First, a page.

The plaintiffs filed their complaint in the United States District Court for the District of North Dakota on November 28, 2016. The plaintiffs sought to represent a class of similarly situated protestors, but class certification was never granted. The case was initially assigned to Chief Judge Daniel L. Hovland. The plaintiffs brought this action against Morton County, North Dakota and their Sheriff's Department; Stutsman County, North Dakota and their Sheriff's Department; and the City of Mandan, North Dakota. They also included 100 unnamed individual law enforcement officers as defendants.

The plaintiffs sought damages and injunctive relief under 42 U.S.C. §1981 and §1983. The plaintiffs asserted violations of the First, Fourth, and Fourteenth Amendments in the form of retaliation for constitutionally protected activities, unreasonable use of force, unconstitutional policing policies by the defendant agencies, and unequal protection under the law. They also included state law claims for assault and battery as well as negligence by the defendants against all members of the class.The plaintiffs sought declaratory and injunctive relief declaring the defendants’ actions unlawful and enjoining them from using the same methods of crowd dispersal in the future. The case was assigned to Judge Daniel L. Hovland.

The same day the lawsuit began, the plaintiffs filed a motion for a temporary restraining order and preliminary injunctive relief. The plaintiffs requested an order prohibiting the defendants from using excessive force in responding to the pipeline protests and prohibiting the use of specialty impact munitions, explosive grenades, chemical agents, sound cannons, directed energy devices, and water cannons or hoses, as a means of crowd dispersal. The court denied the plaintiffs’ motion for a temporary restraining order on December 1, 2016, and denied their motion for a preliminary injunction approximately three months later. Judge Hovland denied both motions because the plaintiffs failed to certify in writing that they had made efforts to notify the defendants as required by FRCP 65(B)(1)(b).

On February 22, 2017, the court stayed proceedings as the plaintiffs filed an interlocutory appeal to the U.S. Court of Appeals for the Eighth Circuit regarding the district court’s denial of a preliminary injunction. That stay was lifted on January 10, 2018, after the Eighth Circuit affirmed the district court’s denial in a cursory per curiam opinion. 701 Fed.Appx. 538. The court found that there was not an abuse of discretion by Judge Hovland and agreed with his finding.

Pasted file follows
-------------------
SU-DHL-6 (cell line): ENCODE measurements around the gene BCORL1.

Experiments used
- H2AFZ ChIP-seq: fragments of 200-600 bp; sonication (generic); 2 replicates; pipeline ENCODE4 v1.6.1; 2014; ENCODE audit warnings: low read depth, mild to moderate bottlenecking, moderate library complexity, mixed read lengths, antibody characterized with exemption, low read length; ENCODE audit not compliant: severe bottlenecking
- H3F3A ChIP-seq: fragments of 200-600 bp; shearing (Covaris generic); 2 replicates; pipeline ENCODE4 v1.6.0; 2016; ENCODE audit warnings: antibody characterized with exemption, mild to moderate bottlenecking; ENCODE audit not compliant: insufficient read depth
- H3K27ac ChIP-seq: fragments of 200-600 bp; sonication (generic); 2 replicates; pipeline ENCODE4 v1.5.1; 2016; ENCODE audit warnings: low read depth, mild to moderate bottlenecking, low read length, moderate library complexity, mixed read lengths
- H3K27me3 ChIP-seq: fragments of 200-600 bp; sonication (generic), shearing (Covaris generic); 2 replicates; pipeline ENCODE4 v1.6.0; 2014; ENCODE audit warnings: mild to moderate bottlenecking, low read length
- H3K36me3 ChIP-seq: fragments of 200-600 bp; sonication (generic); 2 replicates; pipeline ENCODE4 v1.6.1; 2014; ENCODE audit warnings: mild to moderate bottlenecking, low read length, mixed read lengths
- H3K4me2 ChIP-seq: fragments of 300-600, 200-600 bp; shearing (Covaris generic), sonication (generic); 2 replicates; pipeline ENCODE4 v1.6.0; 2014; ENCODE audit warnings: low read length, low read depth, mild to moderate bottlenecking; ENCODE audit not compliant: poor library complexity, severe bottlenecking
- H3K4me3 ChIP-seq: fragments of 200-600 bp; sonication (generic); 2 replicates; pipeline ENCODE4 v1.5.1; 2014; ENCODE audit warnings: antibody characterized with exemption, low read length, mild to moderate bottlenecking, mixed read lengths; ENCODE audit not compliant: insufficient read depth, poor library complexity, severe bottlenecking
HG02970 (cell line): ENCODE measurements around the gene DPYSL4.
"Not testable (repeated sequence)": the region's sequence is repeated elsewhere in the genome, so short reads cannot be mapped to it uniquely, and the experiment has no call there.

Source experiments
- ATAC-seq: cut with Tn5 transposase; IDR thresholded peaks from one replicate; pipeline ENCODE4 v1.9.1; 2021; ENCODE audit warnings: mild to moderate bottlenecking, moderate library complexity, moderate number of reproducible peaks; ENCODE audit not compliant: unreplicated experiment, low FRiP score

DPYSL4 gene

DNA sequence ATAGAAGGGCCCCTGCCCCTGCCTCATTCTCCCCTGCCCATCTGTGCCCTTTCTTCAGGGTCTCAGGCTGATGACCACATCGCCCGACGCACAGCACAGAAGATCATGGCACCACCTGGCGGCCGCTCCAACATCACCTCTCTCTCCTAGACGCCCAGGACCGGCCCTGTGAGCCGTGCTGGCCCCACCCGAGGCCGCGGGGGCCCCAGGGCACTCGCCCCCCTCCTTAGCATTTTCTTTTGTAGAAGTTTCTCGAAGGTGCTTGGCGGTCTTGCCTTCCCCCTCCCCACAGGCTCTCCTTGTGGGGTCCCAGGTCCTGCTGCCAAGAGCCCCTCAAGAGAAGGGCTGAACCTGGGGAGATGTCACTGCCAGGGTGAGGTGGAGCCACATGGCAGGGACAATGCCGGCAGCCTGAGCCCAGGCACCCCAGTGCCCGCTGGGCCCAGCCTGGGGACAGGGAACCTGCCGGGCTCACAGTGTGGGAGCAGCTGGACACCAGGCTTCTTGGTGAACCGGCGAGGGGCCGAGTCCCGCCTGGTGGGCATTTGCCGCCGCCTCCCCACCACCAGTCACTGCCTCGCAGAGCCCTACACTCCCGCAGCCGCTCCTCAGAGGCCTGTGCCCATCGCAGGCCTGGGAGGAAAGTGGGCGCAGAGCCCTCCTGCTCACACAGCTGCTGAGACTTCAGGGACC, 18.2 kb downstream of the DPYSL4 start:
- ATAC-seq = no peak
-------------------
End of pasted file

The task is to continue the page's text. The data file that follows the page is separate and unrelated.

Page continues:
On February 27, 2018, the plaintiffs filed an amended complaint containing information about government actions relating to the DAPL subsequent to their initial filing. The plaintiffs alleged that approximately three months after the first complaint, the defendants again engaged with protestors and injured them with water cannons and specialty impact munitions. The first amended complaint also included the addition of state law claims against the defendants for assault and battery and negligence.

The defendants initially filed a motion to dismiss on April 6, 2018. Two years later, this case was reassigned to Judge Daniel Traynor, who converted the defendant’s motion to one for summary judgment on September 10, 2020 in order to allow time for discovery. The defendants then filed an interlocutory appeal to the Eighth Circuit, arguing that the district court erred by refusing to rule on whether the officials were protected by qualified immunity. That appeal was dismissed by the Eighth Circuit for lack of jurisdiction. 2020 WL 9211289.

On December 29, 2021, Judge Traynor granted the defendants’ motion for summary judgment. Regarding the plaintiffs’ Fourth Amendment claim, the court found that no seizure occurred because the plaintiffs were free to leave and were not being herded in any particular direction. In the alternative, the court also held that the officers would have been protected by qualified immunity. The court also found the plaintiffs’ excessive force and state law claims to be without merit, as the officers’ actions were objectively reasonable; again the court concluded in the alternative that the officers would have been shielded by qualified immunity. Finally, because the court found that the officers did not act because of any of the plaintiffs’ political or religious beliefs, it concluded that the plaintiffs’ remaining Equal Protection Clause and First Amendment claims were without merit. 577 F.Supp.3d 1007.

On January 28, 2022, the plaintiffs filed an appeal with the Eighth Circuit. On July 11, 2022, the case was screened and selected for oral argument.